Intertextuality: Meaning of Life and Silk Cut Essay Example
Pages: 8 (2004 words) /
Published: Jun 1st, 2005
According to American literary critic, E.D. Hirsch, in order to interpret a body of text, one must ask one's self the only question that can be answered objectively "what, in all probability, did the author mean to convey?" He believed that the author's intended meaning equates the meaning of a text and it is in fact, the reader's duty to uncover the the author's intentions.
"The meaning of a text and its author's intentions are one and the same."
Hirsch's concept revolves around the assumption that a body of text is original, and is purely a body of the author's sole "intentions". The production of text, if one were to adhere to Hirsch's theory, is therefore exclusive to the author's own ideas and concepts and free of external influence. However, the notions of langue and parole disputes this idea. According to Barthes in 1984, "It [la langue] is the social part of language, the individual cannot himself either create or modify it".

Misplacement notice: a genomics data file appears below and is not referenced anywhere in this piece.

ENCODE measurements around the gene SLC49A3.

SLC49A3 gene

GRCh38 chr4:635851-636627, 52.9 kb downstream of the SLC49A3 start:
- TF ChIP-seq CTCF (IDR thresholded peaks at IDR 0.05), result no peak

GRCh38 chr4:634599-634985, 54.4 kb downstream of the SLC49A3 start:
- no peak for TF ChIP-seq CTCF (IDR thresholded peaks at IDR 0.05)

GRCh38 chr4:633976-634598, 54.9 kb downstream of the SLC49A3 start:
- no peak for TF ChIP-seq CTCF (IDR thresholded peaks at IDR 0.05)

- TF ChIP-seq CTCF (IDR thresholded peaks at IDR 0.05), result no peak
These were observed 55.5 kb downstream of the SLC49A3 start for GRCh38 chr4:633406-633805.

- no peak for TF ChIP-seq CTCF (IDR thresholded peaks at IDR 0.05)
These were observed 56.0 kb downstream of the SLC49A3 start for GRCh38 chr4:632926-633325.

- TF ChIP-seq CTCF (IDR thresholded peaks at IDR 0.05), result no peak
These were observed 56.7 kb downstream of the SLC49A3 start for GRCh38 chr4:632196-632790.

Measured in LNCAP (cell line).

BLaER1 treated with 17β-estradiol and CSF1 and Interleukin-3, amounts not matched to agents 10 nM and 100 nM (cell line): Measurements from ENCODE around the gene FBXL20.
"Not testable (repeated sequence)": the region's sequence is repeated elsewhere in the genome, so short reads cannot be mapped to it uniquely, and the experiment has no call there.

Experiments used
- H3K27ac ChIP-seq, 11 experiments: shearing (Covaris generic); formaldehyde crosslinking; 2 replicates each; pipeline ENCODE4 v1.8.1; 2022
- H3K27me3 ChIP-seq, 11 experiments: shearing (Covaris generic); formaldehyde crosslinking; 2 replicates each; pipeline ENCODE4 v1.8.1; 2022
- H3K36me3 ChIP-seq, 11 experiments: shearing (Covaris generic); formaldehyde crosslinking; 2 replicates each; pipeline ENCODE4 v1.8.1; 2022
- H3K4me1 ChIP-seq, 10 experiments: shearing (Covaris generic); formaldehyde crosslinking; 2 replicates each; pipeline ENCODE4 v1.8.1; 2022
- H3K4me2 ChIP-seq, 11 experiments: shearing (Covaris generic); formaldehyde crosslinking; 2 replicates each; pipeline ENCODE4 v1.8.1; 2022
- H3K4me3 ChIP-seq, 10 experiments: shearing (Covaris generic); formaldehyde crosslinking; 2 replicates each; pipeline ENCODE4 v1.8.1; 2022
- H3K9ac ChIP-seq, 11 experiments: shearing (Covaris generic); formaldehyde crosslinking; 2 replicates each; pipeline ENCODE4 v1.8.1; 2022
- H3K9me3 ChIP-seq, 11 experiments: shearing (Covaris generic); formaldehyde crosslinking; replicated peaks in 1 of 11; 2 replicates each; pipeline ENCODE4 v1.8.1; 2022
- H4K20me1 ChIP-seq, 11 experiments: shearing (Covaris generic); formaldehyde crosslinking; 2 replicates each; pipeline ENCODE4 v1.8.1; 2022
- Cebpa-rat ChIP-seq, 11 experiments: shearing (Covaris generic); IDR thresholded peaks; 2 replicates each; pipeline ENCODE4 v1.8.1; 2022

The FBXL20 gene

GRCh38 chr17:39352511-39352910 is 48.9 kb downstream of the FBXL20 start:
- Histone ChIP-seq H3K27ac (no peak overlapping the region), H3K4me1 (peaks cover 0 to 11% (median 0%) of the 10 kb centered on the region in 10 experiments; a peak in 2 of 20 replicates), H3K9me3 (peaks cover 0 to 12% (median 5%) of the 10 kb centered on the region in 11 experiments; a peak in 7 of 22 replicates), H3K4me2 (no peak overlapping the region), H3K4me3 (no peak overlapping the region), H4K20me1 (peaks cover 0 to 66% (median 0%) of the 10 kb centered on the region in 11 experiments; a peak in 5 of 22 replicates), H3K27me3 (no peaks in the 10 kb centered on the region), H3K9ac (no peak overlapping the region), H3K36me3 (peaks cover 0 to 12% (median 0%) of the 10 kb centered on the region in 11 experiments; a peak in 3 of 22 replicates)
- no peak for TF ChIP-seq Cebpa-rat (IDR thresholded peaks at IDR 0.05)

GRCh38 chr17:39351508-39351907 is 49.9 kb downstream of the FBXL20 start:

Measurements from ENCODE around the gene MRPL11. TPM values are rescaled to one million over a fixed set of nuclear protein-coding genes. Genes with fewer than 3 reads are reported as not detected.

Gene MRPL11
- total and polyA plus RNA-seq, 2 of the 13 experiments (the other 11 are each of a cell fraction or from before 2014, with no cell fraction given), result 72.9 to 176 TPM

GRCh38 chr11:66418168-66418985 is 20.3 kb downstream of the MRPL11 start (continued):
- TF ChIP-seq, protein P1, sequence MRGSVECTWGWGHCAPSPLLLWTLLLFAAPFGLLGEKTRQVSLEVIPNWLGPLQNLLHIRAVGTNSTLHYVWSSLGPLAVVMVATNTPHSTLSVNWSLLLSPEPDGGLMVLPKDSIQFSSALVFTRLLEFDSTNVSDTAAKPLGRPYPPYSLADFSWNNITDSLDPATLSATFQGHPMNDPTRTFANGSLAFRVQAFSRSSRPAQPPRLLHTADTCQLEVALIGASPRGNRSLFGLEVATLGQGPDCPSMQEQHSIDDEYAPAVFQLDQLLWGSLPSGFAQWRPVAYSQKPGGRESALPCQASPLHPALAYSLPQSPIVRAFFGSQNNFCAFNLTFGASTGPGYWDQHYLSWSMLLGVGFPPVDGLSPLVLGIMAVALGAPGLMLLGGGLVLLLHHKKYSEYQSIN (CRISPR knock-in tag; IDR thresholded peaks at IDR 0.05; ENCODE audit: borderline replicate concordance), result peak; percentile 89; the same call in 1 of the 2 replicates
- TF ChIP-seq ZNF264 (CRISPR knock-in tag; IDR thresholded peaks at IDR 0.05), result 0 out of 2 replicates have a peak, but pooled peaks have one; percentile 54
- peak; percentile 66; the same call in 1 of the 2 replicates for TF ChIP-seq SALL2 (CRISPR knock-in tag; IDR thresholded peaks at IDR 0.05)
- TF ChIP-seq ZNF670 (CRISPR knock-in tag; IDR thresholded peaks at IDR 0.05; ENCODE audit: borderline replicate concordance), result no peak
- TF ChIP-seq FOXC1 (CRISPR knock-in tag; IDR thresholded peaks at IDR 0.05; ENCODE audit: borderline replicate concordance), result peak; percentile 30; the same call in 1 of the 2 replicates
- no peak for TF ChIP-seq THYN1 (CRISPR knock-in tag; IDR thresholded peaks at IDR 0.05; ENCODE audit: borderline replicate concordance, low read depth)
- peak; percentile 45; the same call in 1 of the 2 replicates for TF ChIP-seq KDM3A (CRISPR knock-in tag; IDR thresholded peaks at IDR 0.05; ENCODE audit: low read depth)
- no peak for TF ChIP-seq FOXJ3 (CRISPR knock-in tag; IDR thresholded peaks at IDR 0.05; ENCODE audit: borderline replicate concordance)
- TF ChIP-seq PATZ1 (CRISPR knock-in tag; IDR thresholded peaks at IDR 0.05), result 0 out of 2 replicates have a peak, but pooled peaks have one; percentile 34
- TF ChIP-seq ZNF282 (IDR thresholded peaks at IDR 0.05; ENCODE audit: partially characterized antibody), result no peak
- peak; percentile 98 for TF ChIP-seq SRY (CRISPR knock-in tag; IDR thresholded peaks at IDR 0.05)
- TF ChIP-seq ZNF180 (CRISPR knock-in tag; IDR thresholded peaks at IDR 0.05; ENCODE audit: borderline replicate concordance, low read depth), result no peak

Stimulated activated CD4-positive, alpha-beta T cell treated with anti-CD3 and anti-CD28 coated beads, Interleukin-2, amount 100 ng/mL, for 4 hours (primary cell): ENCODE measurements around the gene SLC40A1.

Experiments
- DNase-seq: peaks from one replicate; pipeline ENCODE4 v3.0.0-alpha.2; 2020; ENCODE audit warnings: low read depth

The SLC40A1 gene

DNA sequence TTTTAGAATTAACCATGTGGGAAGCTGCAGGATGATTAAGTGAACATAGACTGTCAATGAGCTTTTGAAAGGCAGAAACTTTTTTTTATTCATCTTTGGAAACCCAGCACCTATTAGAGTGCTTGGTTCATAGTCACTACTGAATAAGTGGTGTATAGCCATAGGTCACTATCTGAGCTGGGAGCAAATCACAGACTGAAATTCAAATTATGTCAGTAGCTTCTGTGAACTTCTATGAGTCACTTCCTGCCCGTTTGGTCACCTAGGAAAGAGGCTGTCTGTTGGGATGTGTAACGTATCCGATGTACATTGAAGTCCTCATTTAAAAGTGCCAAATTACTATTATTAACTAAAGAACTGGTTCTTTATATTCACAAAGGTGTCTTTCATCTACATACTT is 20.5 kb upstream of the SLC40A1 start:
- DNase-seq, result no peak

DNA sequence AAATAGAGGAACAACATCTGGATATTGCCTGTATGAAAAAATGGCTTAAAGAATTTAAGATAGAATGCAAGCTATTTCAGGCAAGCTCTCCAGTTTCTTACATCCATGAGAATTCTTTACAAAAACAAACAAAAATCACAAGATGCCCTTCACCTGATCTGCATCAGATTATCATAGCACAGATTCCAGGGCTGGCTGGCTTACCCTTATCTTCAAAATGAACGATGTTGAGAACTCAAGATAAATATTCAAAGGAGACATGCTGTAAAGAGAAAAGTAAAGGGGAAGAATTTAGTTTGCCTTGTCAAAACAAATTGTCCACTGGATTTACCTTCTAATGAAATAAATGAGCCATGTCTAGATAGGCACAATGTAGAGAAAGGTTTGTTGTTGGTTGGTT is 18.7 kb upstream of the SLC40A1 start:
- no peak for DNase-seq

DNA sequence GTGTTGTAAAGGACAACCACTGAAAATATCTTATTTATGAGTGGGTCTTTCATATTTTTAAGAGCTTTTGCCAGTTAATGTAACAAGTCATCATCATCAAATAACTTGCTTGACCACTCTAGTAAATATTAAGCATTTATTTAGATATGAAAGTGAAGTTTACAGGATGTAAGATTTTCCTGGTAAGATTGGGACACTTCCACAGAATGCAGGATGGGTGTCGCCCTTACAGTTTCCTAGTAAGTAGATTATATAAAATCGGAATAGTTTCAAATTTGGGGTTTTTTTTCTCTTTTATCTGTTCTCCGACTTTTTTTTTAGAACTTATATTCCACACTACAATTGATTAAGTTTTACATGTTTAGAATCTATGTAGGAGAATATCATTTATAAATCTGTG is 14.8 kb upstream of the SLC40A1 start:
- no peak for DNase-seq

Furthermore, Ferdinand de Saussure's work on structuralism and semiotics demonstrates the subjectivity of language and can be said to have sewn the seeds for modern concepts of intertextuality (such as those developed by Roland Barthes and Julia Kristeva). Intertextuality challenges the idea of a text's ability to be truly original and therefore disagrees with Hirsch's theory. In this essay, I will focus on how conscious intertextuality as well as the semiotics involved in unconscious intertextuality both dispute the idea that the meaning of a text belongs exclusively to its author's intentions.
Julia Kristeva, who was the first to use the term "intertextuality", proposed the idea that a text should not be interpreted merely by its words at face value, but also studied based on other works it has adapted and was